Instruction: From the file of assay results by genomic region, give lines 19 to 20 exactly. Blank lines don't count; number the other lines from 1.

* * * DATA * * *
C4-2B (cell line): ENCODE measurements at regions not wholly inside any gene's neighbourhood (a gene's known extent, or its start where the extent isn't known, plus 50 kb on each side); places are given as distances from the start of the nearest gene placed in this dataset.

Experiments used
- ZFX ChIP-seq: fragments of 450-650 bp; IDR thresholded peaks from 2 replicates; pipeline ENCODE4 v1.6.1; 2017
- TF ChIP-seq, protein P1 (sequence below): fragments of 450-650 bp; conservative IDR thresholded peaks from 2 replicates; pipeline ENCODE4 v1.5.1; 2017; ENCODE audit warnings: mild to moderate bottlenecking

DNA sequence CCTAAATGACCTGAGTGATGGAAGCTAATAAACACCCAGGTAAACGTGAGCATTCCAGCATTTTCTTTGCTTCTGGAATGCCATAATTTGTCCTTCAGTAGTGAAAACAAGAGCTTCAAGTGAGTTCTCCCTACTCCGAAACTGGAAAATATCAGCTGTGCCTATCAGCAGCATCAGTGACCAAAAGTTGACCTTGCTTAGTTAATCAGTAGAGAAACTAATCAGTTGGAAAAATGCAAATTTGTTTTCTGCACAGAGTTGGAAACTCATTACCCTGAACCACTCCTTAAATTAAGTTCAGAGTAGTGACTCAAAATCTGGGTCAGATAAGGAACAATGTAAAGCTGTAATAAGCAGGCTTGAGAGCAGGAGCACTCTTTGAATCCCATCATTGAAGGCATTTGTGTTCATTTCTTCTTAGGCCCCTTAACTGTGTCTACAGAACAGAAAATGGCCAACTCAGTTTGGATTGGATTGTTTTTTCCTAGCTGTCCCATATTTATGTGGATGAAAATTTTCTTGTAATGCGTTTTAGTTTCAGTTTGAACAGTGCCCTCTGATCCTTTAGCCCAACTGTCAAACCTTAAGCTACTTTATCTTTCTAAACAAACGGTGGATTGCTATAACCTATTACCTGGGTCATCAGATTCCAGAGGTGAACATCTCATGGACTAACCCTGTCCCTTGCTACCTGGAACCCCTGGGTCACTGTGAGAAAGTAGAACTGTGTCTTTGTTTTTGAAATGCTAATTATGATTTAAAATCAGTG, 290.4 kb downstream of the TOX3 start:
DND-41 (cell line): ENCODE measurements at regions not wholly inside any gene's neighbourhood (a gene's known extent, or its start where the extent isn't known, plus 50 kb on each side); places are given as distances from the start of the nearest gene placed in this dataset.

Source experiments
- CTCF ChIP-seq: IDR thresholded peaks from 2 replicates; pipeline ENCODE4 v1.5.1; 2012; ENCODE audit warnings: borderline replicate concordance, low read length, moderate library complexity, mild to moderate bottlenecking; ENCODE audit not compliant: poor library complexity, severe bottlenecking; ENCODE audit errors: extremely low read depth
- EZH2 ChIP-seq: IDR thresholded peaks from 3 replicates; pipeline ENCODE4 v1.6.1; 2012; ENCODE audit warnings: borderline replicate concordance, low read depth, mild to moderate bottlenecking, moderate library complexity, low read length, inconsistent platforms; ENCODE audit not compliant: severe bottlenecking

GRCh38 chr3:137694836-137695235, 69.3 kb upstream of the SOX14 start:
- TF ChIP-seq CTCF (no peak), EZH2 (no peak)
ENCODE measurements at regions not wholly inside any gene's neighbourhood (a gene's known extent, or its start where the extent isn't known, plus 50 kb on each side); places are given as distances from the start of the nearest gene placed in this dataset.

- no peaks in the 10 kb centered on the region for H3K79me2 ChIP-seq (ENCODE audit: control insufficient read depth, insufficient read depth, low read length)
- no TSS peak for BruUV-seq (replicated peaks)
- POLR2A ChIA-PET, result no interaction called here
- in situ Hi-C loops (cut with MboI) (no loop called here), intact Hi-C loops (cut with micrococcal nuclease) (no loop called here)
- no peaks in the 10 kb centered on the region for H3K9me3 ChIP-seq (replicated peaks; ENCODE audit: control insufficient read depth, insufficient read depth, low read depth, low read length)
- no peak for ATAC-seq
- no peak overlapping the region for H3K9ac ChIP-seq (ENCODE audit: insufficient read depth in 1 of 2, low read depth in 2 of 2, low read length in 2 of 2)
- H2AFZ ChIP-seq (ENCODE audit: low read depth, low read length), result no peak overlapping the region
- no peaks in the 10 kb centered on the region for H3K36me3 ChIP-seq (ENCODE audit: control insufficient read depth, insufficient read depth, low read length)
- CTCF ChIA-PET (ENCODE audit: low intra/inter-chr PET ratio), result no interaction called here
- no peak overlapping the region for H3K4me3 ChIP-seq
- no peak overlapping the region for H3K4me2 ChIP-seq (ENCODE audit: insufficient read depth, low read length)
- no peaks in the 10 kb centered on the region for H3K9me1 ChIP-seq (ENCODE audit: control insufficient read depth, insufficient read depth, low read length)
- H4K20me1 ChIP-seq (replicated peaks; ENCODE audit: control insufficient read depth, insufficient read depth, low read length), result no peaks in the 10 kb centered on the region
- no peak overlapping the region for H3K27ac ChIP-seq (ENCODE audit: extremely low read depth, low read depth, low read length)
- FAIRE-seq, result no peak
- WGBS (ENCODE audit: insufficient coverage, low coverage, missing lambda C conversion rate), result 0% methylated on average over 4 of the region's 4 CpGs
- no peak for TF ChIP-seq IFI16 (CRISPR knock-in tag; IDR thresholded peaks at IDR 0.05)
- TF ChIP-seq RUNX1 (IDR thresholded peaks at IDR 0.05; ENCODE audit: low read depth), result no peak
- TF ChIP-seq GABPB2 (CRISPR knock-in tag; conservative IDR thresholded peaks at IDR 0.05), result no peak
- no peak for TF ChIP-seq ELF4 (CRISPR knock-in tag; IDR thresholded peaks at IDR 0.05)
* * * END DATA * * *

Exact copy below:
- no peak overlapping the region for H3K9ac ChIP-seq (ENCODE audit: insufficient read depth in 1 of 2, low read depth in 2 of 2, low read length in 2 of 2)
- H2AFZ ChIP-seq (ENCODE audit: low read depth, low read length), result no peak overlapping the region